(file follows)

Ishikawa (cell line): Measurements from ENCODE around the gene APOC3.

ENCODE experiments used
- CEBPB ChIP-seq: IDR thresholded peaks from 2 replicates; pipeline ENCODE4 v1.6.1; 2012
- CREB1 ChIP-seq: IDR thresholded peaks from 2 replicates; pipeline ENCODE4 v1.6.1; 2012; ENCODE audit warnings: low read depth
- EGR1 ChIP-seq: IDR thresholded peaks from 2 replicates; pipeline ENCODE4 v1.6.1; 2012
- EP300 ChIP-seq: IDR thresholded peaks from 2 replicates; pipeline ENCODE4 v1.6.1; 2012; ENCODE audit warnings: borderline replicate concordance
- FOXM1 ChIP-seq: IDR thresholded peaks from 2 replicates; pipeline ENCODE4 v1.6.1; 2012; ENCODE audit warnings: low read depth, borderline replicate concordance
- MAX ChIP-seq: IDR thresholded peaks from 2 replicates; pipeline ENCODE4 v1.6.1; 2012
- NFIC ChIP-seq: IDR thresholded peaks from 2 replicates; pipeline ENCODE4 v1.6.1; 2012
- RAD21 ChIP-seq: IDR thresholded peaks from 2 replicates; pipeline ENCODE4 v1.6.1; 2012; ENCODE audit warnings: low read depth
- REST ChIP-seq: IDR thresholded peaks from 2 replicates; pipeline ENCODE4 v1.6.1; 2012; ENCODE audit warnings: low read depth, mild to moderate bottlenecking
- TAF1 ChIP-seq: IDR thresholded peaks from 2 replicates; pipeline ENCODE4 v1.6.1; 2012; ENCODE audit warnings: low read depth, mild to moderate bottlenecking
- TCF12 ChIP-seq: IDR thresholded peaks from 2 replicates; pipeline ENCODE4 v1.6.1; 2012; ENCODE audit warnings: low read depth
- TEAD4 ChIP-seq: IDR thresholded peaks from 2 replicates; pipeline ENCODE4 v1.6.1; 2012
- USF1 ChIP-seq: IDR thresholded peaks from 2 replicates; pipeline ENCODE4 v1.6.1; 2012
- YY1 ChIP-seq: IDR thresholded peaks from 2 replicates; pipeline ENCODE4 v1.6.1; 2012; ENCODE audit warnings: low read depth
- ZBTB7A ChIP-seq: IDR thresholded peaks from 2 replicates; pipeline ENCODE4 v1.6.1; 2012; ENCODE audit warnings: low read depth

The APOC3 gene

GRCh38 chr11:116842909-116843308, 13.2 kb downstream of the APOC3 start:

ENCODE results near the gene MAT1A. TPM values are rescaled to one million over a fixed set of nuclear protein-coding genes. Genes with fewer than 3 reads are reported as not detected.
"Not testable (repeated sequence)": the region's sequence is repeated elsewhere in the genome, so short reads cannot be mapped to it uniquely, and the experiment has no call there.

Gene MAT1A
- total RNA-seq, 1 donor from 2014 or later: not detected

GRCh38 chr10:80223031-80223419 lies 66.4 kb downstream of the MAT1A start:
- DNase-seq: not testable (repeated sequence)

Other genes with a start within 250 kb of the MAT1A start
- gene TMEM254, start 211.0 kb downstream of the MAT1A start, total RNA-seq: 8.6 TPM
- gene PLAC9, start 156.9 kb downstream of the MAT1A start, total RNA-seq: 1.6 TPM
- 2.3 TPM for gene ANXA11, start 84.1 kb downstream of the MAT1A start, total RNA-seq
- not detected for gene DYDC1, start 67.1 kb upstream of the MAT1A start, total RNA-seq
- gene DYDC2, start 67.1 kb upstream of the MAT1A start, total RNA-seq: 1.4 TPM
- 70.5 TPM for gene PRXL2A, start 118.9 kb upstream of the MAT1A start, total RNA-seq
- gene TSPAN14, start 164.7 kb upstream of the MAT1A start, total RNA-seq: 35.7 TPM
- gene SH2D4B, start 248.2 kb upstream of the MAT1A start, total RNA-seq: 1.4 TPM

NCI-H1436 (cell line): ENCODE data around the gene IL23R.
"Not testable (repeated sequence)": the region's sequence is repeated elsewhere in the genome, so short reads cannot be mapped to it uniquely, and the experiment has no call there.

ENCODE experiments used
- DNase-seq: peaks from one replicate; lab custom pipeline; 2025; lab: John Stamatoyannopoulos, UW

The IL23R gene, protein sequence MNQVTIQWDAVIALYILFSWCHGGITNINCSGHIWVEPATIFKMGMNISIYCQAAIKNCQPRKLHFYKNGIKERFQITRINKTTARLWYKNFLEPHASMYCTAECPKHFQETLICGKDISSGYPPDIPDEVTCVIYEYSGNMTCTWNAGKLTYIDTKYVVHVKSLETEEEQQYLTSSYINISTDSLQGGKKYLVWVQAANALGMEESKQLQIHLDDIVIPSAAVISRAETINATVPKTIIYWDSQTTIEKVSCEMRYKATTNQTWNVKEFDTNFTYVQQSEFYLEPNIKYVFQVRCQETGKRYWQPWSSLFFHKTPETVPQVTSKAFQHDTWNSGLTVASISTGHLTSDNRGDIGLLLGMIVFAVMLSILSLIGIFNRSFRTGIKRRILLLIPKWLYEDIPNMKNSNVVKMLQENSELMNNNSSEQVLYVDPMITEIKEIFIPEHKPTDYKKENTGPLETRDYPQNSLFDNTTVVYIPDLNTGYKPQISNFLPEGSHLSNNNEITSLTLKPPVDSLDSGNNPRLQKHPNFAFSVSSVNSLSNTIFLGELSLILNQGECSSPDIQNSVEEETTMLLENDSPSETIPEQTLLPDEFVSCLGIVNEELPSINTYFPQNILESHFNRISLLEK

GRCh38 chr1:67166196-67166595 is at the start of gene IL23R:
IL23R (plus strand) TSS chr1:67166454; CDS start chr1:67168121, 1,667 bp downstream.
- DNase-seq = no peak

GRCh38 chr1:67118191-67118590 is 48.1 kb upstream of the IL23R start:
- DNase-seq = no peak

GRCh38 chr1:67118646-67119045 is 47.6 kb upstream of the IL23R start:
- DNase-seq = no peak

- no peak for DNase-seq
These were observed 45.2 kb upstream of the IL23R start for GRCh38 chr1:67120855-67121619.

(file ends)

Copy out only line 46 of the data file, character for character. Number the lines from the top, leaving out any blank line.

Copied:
- DNase-seq = no peak